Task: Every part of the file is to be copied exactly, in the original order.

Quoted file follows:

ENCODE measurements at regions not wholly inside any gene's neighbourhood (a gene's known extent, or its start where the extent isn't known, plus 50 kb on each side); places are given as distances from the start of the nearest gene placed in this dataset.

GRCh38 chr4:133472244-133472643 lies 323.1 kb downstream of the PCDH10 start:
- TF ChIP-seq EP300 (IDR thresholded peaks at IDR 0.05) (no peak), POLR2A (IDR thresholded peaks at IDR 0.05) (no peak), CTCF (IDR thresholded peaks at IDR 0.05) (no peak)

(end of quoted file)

ENCODE measurements at regions not wholly inside any gene's neighbourhood (a gene's known extent, or its start where the extent isn't known, plus 50 kb on each side); places are given as distances from the start of the nearest gene placed in this dataset.

GRCh38 chr4:133472244-133472643 lies 323.1 kb downstream of the PCDH10 start:
- TF ChIP-seq EP300 (IDR thresholded peaks at IDR 0.05) (no peak), POLR2A (IDR thresholded peaks at IDR 0.05) (no peak), CTCF (IDR thresholded peaks at IDR 0.05) (no peak)